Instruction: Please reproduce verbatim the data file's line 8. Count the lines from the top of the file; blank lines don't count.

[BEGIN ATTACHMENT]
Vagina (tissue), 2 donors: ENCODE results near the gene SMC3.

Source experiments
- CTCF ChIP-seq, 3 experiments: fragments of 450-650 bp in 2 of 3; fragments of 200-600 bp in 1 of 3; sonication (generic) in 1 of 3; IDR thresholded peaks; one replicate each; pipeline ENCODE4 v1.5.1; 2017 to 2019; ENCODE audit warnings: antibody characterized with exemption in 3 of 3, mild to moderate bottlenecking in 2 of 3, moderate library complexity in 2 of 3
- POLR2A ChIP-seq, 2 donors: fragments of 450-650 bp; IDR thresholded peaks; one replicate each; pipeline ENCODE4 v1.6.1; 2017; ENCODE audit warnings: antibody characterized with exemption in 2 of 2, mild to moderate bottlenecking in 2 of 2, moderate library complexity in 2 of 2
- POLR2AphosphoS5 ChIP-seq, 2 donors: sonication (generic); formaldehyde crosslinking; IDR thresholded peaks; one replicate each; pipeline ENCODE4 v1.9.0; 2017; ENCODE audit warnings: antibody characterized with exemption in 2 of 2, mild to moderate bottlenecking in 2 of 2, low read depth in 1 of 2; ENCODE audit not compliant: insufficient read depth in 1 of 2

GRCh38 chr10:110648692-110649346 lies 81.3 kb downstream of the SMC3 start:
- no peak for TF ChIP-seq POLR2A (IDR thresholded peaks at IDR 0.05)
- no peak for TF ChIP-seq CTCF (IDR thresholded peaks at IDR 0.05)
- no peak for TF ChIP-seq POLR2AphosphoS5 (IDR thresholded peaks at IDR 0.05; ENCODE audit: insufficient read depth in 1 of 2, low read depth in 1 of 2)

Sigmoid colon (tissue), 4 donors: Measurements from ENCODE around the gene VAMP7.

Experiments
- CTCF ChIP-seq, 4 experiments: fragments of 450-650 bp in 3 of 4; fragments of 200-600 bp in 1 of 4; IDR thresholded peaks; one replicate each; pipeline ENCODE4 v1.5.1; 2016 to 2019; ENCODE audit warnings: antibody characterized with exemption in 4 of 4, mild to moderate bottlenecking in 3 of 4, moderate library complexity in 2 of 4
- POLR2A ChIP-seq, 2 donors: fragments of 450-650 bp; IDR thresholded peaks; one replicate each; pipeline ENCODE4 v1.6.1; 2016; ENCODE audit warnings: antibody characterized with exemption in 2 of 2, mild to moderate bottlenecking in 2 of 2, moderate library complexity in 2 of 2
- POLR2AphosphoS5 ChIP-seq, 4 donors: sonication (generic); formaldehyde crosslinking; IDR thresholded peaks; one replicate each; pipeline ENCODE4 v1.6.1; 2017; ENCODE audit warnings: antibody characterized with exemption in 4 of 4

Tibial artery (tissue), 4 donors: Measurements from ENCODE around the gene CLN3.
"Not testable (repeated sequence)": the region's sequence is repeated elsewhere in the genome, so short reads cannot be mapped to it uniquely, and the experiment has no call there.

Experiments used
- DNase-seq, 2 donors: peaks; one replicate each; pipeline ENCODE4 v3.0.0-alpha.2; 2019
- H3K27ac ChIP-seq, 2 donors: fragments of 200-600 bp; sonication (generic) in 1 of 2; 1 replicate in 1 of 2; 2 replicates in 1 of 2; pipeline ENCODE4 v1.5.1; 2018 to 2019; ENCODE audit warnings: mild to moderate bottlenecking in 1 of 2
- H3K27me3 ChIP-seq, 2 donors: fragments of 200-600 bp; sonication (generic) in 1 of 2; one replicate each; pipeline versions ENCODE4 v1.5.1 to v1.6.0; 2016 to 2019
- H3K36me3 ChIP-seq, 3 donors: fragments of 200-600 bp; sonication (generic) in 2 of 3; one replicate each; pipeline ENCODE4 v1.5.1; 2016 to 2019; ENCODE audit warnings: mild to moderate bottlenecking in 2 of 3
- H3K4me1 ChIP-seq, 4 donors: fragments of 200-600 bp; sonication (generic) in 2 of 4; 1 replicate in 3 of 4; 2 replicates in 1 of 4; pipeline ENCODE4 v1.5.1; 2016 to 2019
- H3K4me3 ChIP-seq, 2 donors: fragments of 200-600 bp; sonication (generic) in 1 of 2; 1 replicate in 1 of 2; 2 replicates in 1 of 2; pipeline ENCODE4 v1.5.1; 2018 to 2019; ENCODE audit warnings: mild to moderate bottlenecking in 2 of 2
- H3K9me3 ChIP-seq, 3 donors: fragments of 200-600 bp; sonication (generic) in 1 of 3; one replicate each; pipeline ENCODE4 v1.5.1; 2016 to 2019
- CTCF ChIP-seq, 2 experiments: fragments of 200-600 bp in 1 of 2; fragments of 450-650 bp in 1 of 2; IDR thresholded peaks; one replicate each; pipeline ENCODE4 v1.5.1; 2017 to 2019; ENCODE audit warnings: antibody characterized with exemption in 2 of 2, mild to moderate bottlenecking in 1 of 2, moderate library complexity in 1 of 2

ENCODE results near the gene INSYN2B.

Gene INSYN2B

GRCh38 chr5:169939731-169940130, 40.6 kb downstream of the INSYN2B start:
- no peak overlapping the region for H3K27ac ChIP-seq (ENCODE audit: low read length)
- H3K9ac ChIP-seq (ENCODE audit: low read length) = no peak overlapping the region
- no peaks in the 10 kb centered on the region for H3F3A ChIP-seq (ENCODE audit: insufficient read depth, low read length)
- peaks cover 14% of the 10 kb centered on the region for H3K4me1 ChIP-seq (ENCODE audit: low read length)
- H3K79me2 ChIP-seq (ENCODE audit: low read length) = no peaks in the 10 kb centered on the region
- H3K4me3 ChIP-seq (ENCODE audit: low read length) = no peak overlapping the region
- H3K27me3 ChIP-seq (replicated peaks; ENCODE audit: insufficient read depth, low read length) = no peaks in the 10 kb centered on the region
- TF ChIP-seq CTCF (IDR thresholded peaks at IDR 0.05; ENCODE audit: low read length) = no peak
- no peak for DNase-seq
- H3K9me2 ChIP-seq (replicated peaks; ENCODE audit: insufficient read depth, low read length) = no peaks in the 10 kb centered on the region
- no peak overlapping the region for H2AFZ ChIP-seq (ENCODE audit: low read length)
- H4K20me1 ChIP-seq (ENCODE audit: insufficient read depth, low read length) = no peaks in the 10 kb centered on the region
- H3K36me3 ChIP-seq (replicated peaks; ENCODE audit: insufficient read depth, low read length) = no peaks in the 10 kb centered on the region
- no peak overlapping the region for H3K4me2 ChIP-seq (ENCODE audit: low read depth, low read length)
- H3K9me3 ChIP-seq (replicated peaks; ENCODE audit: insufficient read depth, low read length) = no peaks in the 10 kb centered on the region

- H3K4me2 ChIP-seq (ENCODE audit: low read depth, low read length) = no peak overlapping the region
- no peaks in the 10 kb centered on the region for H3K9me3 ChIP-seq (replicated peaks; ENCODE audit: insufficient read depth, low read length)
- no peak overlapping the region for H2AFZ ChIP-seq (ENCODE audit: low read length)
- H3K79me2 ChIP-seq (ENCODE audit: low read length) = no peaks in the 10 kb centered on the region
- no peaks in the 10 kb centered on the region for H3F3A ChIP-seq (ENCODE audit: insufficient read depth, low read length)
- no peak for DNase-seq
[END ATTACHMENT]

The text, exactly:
- no peak for TF ChIP-seq CTCF (IDR thresholded peaks at IDR 0.05)